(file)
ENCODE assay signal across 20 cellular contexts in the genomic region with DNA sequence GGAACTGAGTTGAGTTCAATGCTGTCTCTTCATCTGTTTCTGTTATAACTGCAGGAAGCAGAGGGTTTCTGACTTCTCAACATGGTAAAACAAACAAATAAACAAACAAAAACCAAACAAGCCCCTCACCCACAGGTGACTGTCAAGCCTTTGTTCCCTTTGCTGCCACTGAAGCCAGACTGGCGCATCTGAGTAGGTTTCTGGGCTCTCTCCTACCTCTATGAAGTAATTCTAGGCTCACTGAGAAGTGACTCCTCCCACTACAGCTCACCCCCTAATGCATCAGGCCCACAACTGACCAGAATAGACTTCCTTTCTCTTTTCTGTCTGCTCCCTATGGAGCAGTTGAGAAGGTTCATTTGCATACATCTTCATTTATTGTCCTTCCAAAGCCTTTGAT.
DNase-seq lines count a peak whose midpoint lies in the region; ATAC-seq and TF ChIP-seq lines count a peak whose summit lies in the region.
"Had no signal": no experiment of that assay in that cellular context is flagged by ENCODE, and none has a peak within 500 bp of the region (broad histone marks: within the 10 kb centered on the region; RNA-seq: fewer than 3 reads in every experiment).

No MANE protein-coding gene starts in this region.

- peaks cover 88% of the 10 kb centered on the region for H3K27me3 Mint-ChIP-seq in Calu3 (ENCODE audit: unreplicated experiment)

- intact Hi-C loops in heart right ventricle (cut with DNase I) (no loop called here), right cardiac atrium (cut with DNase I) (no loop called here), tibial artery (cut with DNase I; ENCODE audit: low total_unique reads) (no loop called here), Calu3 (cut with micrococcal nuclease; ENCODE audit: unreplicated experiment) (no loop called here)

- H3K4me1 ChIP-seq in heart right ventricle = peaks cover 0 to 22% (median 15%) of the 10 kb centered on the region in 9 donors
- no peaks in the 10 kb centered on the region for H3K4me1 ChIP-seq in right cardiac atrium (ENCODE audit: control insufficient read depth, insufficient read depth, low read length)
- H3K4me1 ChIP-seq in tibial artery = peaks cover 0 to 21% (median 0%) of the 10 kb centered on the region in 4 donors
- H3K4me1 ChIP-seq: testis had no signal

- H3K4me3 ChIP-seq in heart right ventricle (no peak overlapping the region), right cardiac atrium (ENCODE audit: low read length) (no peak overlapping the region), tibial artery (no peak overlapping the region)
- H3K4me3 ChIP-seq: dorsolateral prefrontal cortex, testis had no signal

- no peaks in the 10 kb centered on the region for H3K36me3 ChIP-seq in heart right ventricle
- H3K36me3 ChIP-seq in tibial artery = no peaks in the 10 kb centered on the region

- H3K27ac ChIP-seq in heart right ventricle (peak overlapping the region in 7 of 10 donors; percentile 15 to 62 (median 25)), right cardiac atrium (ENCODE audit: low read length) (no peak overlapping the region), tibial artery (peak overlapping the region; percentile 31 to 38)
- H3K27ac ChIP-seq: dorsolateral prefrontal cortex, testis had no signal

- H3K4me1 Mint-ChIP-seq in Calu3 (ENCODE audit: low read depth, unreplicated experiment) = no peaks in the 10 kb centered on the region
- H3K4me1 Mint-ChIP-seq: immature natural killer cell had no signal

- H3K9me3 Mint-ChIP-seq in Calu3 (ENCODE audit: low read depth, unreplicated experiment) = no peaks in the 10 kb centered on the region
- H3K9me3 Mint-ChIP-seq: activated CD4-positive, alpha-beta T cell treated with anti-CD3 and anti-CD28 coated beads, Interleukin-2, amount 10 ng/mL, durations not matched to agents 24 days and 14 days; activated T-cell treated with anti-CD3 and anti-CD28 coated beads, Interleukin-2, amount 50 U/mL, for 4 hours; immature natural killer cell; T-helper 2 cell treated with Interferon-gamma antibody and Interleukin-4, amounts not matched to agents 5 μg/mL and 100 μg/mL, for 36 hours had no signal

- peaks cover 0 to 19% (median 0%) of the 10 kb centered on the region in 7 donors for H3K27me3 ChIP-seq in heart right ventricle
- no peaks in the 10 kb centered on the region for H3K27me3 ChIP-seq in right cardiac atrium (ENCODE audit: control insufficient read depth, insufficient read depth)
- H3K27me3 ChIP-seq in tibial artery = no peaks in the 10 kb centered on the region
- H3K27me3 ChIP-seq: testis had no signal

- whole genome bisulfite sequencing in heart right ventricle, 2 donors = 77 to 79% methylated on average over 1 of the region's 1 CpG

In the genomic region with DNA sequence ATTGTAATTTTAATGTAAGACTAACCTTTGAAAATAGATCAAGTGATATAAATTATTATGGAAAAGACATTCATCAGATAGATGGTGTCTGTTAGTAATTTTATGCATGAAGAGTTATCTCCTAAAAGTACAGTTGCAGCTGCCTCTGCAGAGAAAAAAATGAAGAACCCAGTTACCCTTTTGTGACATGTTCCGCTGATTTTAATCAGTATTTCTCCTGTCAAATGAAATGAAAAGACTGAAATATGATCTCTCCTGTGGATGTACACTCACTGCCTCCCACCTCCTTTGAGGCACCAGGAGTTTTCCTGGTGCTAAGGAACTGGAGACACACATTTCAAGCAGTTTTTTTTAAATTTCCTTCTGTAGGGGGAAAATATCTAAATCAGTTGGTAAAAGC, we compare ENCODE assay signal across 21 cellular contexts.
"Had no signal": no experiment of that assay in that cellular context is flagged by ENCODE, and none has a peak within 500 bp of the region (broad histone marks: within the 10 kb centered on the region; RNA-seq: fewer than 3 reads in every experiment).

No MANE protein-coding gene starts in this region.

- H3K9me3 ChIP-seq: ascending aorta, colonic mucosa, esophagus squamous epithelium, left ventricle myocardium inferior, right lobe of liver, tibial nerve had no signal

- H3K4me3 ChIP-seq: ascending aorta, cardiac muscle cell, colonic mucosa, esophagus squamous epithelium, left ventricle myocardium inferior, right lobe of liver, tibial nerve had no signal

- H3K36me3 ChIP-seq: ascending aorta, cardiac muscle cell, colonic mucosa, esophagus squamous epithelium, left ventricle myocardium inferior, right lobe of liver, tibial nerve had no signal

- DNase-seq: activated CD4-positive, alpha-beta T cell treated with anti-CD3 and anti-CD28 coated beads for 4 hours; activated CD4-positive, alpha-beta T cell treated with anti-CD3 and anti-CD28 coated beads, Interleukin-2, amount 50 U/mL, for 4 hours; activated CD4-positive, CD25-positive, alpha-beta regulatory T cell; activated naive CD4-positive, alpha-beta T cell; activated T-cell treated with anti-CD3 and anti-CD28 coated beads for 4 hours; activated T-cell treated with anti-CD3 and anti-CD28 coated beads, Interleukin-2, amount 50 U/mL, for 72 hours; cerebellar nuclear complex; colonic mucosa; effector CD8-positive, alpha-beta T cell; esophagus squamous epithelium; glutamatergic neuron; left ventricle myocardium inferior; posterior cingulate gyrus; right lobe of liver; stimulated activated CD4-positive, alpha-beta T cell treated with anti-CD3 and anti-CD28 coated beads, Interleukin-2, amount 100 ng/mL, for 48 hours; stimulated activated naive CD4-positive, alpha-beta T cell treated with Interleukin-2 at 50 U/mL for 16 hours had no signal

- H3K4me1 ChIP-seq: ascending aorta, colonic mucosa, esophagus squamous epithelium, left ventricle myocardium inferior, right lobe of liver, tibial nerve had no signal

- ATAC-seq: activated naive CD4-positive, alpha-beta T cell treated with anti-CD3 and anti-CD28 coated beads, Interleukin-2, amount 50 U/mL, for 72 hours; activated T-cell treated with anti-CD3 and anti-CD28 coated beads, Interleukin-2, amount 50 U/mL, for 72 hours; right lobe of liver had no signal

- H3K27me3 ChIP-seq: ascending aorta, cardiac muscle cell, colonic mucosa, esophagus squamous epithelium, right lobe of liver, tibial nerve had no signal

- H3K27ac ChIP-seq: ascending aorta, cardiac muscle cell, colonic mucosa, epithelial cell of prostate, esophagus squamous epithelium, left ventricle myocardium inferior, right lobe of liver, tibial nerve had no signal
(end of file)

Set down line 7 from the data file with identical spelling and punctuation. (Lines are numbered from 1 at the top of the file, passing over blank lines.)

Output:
- H3K4me1 ChIP-seq in heart right ventricle = peaks cover 0 to 22% (median 15%) of the 10 kb centered on the region in 9 donors